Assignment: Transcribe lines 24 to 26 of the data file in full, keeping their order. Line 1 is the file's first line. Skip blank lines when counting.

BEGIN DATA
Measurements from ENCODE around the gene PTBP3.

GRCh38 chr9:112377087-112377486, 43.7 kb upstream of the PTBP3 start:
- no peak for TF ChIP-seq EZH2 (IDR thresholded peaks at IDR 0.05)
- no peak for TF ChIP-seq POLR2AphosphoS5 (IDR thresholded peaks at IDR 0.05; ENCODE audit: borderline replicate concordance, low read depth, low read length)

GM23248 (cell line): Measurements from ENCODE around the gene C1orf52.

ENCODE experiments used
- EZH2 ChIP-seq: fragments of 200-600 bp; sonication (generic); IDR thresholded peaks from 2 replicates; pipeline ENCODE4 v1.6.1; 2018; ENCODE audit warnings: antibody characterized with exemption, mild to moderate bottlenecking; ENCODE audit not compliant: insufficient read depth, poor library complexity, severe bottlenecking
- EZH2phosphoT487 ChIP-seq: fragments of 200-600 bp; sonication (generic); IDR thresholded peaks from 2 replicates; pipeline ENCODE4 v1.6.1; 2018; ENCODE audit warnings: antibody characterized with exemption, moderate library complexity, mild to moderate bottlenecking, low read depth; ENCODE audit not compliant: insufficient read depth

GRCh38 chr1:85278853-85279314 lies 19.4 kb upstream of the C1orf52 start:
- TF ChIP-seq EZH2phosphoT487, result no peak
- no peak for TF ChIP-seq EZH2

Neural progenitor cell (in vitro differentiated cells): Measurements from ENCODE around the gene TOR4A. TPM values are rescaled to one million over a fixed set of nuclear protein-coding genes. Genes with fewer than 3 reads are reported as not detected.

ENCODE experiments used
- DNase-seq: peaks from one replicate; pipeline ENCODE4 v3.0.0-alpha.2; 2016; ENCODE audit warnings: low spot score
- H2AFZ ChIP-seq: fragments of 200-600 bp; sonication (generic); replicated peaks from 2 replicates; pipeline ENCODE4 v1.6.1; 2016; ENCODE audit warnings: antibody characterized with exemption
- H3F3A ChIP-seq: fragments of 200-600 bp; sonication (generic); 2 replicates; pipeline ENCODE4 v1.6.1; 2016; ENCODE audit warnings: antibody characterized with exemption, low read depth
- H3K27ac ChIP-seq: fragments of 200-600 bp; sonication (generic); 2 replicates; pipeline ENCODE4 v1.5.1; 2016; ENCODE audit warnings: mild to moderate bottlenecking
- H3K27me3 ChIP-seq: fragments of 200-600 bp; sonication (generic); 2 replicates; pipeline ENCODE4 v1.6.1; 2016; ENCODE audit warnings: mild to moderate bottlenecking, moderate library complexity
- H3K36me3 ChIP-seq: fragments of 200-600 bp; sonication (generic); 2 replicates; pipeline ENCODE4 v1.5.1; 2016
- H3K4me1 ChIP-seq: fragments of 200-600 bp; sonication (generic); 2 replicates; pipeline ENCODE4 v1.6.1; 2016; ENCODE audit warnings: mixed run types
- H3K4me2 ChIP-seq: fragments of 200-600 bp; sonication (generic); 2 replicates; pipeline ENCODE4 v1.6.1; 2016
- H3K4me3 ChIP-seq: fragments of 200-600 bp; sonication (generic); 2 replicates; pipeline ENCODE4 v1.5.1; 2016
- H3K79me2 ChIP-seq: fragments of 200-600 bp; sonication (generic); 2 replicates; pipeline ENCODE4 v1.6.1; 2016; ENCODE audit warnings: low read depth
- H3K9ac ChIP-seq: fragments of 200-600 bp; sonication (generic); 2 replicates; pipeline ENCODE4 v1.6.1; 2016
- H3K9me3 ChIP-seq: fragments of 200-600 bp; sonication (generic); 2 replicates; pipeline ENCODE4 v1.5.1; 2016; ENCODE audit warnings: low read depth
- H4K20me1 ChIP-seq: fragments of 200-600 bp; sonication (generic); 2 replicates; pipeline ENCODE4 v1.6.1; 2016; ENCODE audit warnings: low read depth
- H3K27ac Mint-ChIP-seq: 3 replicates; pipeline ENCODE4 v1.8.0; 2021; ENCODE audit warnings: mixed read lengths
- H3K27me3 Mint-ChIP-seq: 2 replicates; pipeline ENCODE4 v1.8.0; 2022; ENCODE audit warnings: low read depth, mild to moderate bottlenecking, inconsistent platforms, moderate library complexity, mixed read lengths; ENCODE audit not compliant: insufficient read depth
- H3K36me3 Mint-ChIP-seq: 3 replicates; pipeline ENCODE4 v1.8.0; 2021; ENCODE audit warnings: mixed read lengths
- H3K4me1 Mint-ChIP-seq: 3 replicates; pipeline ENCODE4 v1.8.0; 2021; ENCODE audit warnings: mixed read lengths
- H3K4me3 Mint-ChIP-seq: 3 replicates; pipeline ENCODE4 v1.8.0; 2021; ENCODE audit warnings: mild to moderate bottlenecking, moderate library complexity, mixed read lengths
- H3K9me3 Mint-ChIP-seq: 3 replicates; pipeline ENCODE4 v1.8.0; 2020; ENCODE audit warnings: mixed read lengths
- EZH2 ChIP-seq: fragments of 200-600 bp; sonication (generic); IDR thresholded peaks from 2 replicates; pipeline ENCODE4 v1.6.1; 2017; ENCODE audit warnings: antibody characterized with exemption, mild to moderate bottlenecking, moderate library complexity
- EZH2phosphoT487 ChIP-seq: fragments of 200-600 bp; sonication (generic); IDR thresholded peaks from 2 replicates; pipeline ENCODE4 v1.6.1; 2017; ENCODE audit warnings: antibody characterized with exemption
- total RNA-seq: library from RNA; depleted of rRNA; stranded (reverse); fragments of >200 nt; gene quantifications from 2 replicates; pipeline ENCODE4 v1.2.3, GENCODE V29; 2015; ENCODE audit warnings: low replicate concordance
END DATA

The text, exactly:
- H3K9ac ChIP-seq: fragments of 200-600 bp; sonication (generic); 2 replicates; pipeline ENCODE4 v1.6.1; 2016
- H3K9me3 ChIP-seq: fragments of 200-600 bp; sonication (generic); 2 replicates; pipeline ENCODE4 v1.5.1; 2016; ENCODE audit warnings: low read depth
- H4K20me1 ChIP-seq: fragments of 200-600 bp; sonication (generic); 2 replicates; pipeline ENCODE4 v1.6.1; 2016; ENCODE audit warnings: low read depth